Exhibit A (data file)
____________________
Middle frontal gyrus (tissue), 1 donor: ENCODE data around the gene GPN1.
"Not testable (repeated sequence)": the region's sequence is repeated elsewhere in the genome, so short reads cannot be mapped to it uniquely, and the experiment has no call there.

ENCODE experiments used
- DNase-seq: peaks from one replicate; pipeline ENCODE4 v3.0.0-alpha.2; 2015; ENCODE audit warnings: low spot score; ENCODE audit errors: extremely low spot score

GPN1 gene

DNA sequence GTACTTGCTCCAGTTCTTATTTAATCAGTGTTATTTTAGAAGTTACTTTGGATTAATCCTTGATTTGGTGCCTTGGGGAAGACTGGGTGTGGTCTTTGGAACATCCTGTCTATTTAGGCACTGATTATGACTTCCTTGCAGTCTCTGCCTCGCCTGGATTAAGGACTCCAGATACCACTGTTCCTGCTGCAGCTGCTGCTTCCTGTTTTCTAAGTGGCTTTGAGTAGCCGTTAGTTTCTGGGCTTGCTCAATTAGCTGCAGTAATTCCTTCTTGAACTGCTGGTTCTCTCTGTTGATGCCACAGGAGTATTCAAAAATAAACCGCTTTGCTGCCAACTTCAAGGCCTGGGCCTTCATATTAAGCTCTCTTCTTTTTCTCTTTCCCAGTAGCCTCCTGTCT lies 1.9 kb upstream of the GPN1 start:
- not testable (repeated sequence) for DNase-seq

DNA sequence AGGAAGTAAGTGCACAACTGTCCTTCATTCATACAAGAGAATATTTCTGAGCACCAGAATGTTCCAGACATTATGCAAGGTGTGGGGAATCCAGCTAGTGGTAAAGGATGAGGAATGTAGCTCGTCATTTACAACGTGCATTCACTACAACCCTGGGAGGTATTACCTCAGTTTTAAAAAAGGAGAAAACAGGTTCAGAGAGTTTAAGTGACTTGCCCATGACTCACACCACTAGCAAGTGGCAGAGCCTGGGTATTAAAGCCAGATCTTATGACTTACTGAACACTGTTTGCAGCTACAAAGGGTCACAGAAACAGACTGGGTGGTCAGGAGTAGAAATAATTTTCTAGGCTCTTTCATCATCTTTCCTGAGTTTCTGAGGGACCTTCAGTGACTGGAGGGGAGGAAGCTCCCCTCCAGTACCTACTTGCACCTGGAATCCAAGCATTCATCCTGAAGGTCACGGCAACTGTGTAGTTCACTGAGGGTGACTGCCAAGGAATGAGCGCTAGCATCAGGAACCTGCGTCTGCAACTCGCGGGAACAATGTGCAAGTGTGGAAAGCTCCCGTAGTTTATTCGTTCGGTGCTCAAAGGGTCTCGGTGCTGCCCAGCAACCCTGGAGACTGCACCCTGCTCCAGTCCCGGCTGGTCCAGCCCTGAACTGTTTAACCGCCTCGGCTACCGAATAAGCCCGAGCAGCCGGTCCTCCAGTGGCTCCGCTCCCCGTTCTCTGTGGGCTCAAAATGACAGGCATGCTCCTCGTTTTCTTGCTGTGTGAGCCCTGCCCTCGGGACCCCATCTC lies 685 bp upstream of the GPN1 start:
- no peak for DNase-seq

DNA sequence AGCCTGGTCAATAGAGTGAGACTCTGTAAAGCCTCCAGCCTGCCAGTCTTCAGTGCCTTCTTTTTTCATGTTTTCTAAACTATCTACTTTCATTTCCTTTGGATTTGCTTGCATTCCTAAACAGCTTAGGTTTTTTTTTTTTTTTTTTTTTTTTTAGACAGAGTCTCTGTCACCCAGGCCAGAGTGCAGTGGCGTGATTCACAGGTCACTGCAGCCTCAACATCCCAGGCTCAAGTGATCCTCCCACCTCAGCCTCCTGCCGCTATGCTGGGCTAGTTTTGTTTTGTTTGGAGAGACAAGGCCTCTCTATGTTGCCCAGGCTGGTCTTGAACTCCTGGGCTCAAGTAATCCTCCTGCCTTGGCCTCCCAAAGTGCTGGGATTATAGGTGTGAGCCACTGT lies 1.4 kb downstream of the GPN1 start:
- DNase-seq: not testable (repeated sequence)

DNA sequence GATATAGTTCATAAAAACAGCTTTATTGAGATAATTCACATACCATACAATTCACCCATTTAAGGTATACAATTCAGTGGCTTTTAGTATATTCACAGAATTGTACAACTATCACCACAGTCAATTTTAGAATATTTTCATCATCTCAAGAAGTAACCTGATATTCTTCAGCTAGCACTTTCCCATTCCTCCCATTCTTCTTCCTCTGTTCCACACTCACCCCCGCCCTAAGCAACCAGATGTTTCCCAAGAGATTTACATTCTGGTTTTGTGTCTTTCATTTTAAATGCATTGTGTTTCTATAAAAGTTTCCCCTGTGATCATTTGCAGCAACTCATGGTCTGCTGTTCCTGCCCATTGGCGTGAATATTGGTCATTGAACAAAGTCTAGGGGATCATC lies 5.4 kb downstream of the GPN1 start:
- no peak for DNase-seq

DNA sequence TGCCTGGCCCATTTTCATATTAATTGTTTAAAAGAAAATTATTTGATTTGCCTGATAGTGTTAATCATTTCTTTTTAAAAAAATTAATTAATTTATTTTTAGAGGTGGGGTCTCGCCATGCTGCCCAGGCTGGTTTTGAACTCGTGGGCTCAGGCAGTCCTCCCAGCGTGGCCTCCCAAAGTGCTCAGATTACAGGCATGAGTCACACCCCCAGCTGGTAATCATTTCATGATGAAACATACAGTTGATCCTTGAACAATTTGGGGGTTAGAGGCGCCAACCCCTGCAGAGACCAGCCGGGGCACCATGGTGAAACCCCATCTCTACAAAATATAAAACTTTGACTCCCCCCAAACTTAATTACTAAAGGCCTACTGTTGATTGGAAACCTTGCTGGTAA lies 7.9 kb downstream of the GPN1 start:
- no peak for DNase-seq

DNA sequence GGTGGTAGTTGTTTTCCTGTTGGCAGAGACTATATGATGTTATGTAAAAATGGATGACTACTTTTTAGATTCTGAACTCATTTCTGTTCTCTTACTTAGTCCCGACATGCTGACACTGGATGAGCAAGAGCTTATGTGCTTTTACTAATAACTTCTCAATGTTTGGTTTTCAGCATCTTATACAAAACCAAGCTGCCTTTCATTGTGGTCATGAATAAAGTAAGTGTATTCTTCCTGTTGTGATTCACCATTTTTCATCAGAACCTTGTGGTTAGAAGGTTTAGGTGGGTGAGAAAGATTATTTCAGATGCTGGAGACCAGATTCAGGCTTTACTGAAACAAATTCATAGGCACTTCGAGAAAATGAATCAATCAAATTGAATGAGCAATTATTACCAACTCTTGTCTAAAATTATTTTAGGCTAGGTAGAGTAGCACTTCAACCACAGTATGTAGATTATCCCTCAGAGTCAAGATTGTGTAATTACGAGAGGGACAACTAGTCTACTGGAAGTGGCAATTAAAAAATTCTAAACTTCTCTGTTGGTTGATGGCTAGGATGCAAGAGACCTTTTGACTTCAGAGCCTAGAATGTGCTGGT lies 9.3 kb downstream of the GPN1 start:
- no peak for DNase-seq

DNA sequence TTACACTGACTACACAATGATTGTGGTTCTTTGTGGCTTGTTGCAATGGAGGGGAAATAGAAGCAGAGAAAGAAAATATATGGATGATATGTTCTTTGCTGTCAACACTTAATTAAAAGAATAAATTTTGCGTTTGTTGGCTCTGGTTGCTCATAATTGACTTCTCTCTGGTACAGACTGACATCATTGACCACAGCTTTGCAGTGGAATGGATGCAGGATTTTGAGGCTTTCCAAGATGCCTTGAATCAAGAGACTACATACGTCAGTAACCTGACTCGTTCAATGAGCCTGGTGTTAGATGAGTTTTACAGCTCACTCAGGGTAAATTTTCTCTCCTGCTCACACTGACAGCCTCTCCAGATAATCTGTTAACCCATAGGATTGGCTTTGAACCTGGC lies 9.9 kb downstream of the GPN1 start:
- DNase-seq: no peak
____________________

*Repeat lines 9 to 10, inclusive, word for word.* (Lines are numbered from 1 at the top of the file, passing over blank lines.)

- no peak for DNase-seq

DNA sequence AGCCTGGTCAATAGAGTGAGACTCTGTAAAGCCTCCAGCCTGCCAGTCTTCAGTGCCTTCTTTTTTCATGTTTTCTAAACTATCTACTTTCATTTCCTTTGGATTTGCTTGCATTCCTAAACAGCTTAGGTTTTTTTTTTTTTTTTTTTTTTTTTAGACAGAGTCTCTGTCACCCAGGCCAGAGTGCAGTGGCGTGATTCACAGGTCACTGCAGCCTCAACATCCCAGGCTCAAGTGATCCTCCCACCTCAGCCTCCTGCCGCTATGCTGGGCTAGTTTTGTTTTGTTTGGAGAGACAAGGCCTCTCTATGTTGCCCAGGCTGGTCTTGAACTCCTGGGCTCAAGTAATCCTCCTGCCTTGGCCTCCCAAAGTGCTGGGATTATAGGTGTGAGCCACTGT lies 1.4 kb downstream of the GPN1 start: